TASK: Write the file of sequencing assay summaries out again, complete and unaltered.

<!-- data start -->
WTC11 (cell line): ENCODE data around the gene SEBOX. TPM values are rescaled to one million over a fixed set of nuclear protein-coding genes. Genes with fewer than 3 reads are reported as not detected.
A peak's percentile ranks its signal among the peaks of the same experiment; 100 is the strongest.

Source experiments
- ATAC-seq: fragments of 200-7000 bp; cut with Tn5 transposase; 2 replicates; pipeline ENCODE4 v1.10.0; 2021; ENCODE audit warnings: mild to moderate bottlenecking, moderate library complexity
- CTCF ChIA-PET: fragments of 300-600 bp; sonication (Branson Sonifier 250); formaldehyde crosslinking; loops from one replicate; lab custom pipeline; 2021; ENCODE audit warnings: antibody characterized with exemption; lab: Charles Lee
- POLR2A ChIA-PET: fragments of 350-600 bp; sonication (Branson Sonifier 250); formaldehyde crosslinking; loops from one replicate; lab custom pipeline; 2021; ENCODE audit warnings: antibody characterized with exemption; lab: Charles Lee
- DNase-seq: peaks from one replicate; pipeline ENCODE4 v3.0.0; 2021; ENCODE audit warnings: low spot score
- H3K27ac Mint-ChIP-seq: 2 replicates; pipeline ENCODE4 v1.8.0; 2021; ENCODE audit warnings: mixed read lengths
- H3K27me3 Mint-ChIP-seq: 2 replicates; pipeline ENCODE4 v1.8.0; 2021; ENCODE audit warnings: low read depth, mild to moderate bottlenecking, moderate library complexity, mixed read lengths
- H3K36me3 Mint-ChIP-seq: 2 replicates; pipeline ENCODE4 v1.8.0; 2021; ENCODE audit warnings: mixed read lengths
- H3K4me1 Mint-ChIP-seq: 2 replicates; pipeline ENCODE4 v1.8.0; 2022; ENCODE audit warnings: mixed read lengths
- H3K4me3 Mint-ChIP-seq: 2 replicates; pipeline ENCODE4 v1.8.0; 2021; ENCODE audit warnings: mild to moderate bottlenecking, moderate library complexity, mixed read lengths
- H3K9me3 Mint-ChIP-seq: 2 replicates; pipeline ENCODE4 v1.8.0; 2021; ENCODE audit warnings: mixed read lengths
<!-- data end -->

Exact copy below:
WTC11 (cell line): ENCODE data around the gene SEBOX. TPM values are rescaled to one million over a fixed set of nuclear protein-coding genes. Genes with fewer than 3 reads are reported as not detected.
A peak's percentile ranks its signal among the peaks of the same experiment; 100 is the strongest.

Source experiments
- ATAC-seq: fragments of 200-7000 bp; cut with Tn5 transposase; 2 replicates; pipeline ENCODE4 v1.10.0; 2021; ENCODE audit warnings: mild to moderate bottlenecking, moderate library complexity
- CTCF ChIA-PET: fragments of 300-600 bp; sonication (Branson Sonifier 250); formaldehyde crosslinking; loops from one replicate; lab custom pipeline; 2021; ENCODE audit warnings: antibody characterized with exemption; lab: Charles Lee
- POLR2A ChIA-PET: fragments of 350-600 bp; sonication (Branson Sonifier 250); formaldehyde crosslinking; loops from one replicate; lab custom pipeline; 2021; ENCODE audit warnings: antibody characterized with exemption; lab: Charles Lee
- DNase-seq: peaks from one replicate; pipeline ENCODE4 v3.0.0; 2021; ENCODE audit warnings: low spot score
- H3K27ac Mint-ChIP-seq: 2 replicates; pipeline ENCODE4 v1.8.0; 2021; ENCODE audit warnings: mixed read lengths
- H3K27me3 Mint-ChIP-seq: 2 replicates; pipeline ENCODE4 v1.8.0; 2021; ENCODE audit warnings: low read depth, mild to moderate bottlenecking, moderate library complexity, mixed read lengths
- H3K36me3 Mint-ChIP-seq: 2 replicates; pipeline ENCODE4 v1.8.0; 2021; ENCODE audit warnings: mixed read lengths
- H3K4me1 Mint-ChIP-seq: 2 replicates; pipeline ENCODE4 v1.8.0; 2022; ENCODE audit warnings: mixed read lengths
- H3K4me3 Mint-ChIP-seq: 2 replicates; pipeline ENCODE4 v1.8.0; 2021; ENCODE audit warnings: mild to moderate bottlenecking, moderate library complexity, mixed read lengths
- H3K9me3 Mint-ChIP-seq: 2 replicates; pipeline ENCODE4 v1.8.0; 2021; ENCODE audit warnings: mixed read lengths